Seen this way, leveraging hi-tech add-on solutions to increase protection via the use of a parallel layer begins to look suspect, since those defensive layers are likely already in place and work in an integrated fashion.

A good example which comes to mind is Next-gen products, which claim to “dramatically boost security” via advances in Artificial Intelligence. The fact is, the majority of comprehensive Endpoint suites already apply machine learning and other advanced technologies to their multilayered solutions and have been for years if not decades. Now, ask yourself about detecting those remaining fractions of a percent: how much are they worth to you?
Inversely proportional added value?
As an MSP or other “power user”, operational benefitsand achievable return on investmentwill come from using fewer ancillary solutions, especially when a single solution is sufficient. It really comes down to having more trust in fewer or, ideally a single solution.

You must also consider that using multiple security products can have a technical impact on network performance, most importantly on the primary endpoint security solution you have implemented, not to mention the team managing it. More specifically, we can imagine administrator fatigue caused by using multiple and disparate user interfaces, which may increase the likelihood of broken processes and the number of false positives.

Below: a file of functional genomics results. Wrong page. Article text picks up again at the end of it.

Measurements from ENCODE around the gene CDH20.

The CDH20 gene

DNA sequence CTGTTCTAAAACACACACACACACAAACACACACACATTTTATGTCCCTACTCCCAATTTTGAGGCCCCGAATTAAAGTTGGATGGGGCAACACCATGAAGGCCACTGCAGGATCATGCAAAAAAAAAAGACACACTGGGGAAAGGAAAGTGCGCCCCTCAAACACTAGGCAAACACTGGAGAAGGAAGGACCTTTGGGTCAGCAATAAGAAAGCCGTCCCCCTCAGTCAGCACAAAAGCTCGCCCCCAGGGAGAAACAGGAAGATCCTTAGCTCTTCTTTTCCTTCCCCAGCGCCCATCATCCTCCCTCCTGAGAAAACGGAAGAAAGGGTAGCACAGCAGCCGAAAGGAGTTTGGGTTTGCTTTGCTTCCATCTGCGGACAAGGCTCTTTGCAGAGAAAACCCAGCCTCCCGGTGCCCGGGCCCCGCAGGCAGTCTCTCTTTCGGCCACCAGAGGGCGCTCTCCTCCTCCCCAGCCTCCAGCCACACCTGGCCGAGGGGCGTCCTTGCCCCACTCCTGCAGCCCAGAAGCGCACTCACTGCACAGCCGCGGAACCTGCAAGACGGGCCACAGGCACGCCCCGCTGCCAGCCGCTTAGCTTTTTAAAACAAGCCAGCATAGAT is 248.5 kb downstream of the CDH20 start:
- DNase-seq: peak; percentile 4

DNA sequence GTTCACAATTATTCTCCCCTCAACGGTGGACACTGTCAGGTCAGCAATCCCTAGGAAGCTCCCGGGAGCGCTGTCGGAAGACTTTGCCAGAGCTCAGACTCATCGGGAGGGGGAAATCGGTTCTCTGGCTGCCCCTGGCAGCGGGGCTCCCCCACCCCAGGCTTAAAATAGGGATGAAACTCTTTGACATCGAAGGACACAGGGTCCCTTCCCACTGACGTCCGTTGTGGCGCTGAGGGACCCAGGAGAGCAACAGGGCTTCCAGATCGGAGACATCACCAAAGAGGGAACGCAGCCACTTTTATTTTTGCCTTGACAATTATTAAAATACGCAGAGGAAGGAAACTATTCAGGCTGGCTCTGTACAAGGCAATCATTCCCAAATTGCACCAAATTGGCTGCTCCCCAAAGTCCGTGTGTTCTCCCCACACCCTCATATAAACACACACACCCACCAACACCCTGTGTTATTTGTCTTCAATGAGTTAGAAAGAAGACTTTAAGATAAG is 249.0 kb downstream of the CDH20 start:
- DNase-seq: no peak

Simply put, trying to properly manage multiple security technologies requires more capacity, is technically complex, raises costs and is unlikely to add value in proportion to the slight (potential) increases in security. It may even make the system less secure due to in-fighting for access to low-level processes between competing security products. Instead, have your security teams master your chosen endpoint’s infrastructure and processes, and foster a collaborative relationship with your supplier.